Your teeth sit in the upper and lower jaws, which also house the airways. The maxilla or upper jaw support both the nasal airways and upper. A high, narrow palate means small cramped upper airways.

The lower jaw supports the framework of your tongue, which acts like a sling to your hyoid bone and chest bones to support your pharyngeal airways.

Breathing is one of the most significant forces for craniofacial growth. If you mouth breathe, you have a higher risk of crooked teeth.

High palates, skinny jaws and faces are signs you are not breathing correctly. And it’s the first thing I assess in a patient.

How to get started with breathing exercises

When you exercise, your muscles need oxygen to work optimally. Here’s some quick exercises to retrain yourself to breathe through your nose, using your diaphragm.

If you're a mouth breather, you may feel as if you are "suffocating" by keeping your mouth closed. You may have nasal restrictions, in which case, you should see an ear-nose-and-throat specialist.

Step 1: Practice nasal breathing deep into your belly (abdominal area). Lie on the floor, put your hand on your belly, and breathe so you lift your hand up. Your belly should rise and fall. This is how you should visualise your breath, not going into your chest, or lifting your shoulders, but into your diaphragm.

Step 2: Keep your tongue position in the right place. It should always be to the roof of your mouth. This opens your airways and conditions the muscles to hold your airways open. Try a two- to three-minute exercise putting your tongue behind your front teeth and pushing the back of your tongue to the roof of your mouth.

If it feels like exercise, you're doing it correctly. That's because it is you're using a huge amount of muscles in your mouth and airways, and they're very important.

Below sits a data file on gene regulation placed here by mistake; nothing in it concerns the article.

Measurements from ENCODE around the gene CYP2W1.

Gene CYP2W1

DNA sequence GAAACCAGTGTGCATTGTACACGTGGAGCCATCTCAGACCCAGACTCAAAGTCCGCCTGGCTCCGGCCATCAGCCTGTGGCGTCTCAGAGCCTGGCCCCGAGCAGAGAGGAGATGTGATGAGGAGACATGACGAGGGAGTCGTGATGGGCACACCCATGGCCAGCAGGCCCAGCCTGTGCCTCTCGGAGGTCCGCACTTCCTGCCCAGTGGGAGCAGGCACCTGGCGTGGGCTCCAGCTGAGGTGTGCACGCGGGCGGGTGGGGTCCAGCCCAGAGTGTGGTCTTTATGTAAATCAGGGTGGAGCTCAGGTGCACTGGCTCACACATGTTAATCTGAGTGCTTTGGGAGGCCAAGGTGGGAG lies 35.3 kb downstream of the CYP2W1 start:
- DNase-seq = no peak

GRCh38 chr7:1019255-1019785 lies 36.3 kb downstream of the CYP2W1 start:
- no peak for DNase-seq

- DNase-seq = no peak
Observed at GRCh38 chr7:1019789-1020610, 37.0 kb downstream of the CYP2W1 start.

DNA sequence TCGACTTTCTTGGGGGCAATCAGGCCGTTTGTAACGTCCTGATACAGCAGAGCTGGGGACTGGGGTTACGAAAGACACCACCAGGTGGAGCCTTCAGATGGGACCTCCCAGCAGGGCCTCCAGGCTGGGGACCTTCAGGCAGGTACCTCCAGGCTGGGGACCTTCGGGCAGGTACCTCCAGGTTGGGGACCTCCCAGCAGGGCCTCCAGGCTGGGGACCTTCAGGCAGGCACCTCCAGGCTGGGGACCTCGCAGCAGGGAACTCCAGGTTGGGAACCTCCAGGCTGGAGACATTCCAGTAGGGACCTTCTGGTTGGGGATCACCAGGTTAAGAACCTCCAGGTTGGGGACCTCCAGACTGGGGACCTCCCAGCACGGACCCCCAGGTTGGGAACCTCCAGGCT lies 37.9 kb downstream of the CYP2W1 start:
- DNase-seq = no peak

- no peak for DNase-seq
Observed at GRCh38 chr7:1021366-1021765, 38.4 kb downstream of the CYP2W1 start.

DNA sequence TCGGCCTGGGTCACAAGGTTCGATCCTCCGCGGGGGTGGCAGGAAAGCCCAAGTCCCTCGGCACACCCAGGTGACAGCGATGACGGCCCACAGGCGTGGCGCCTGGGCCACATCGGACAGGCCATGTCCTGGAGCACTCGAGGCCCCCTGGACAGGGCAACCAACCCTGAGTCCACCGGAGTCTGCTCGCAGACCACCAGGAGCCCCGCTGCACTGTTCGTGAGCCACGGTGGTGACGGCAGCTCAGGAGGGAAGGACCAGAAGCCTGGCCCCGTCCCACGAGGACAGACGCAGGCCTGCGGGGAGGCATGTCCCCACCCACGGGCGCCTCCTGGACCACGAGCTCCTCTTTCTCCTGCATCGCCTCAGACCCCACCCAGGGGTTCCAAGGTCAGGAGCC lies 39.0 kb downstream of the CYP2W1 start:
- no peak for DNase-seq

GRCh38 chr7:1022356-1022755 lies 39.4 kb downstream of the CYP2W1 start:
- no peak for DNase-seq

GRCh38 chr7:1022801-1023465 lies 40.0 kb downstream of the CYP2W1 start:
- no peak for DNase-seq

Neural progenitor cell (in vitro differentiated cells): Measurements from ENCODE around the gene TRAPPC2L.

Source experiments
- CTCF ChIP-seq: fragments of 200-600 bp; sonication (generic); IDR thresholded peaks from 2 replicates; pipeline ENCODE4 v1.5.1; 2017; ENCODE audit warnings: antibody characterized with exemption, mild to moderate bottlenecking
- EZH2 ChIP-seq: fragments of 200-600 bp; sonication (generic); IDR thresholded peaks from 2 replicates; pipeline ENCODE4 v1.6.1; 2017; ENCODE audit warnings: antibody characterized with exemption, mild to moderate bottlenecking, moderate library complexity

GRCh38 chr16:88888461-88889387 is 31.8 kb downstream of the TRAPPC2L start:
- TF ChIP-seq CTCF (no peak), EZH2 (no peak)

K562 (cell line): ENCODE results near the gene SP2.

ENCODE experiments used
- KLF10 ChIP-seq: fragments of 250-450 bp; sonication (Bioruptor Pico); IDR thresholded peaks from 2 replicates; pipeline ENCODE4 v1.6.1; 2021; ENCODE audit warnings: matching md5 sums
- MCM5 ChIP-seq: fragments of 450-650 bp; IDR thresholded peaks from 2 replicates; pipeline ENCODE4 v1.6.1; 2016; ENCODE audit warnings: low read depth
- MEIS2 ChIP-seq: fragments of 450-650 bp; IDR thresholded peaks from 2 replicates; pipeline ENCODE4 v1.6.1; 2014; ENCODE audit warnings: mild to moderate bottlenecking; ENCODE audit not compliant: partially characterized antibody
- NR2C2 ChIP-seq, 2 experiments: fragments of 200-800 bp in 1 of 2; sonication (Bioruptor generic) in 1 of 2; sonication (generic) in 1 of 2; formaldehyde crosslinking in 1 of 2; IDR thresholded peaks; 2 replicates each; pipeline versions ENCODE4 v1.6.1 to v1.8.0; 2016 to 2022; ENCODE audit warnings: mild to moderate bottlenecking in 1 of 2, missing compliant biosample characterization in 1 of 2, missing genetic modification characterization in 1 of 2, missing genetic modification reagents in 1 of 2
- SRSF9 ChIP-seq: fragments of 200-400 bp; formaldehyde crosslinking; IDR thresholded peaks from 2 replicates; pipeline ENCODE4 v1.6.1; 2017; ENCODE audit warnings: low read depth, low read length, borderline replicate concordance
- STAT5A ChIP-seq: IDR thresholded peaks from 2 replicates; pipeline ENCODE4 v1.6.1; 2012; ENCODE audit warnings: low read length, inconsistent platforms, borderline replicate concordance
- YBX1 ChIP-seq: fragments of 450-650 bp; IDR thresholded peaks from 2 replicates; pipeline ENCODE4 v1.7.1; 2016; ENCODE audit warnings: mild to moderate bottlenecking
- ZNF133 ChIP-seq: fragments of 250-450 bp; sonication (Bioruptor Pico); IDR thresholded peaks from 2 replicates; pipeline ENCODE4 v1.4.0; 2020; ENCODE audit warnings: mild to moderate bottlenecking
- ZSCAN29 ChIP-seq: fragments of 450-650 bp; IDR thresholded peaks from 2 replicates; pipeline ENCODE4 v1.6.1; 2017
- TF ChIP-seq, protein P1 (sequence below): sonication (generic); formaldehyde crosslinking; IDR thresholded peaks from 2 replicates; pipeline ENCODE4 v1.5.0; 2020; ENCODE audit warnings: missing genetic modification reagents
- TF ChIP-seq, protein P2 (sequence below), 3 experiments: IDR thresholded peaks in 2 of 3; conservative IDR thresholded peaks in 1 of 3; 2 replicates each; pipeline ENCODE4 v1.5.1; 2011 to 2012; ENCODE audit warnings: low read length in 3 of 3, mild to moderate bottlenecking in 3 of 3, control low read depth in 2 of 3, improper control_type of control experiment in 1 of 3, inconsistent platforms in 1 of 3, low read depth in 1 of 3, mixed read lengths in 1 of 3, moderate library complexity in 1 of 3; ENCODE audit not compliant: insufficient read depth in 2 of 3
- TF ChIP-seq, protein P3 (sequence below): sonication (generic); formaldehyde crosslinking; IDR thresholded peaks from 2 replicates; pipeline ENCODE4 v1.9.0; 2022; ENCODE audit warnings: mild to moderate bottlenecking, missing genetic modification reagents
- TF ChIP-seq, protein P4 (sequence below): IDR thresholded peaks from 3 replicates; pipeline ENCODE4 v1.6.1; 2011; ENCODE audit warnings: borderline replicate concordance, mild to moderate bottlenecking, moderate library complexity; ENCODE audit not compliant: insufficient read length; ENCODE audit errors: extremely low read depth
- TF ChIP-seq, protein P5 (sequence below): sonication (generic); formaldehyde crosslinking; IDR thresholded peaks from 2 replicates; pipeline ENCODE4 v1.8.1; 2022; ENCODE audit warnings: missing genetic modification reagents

Keep reminding yourself to keep your lips closed instead of open. This will help you to breathe through your nose by habit.

Step 3: Once you’re feeling comfortable, try repeating while walking slowly. Keep your mouth closed and make sure to take deep nasal breaths.

Your breathing is the way you deliver the oxygen to all the cells in your body. If you're breathing poor quality air, you starve your muscles of oxygen too. Huffing and puffing through your mouth is not the best way to deliver oxygen. Slow, nasal, diaphragmatic breathing delivers far more oxygen.

Breathing impacts your whole nervous system. When you breathe in, you activate your sympathetic nervous system. When you breathe out, you activate your parasympathetic nervous system. Therefore, if you take deep, slow exhalations, your heart rate won't rise as fast and you won't feel as fatigued.

Dr. Steven Lin is a practicing board accredited dentist, writer and speaker. As passionate health educator, Dr. Lin works to merge the fields of dental and nutritional science to show how the mouth is a crucial part of our overall health. As a TEDx speaker his work has been featured on influential health websites such as MindBodyGreen and Dr. Lin is now working on his own publication ‘The Dental Diet’ an exploration of how food is the foundation of oral health and how it connects to the body. Follow Dr. Lin on FacebookTwitter, and Instagram.

Main Photo Credit: 

Maridav/; Second Photo Credit: Antonio Guillem/; Third Photo Credit: Jacob Lund/; Fourth Photo Credit: Robert Przybysz/; Fifth Photo Credit: fizkes/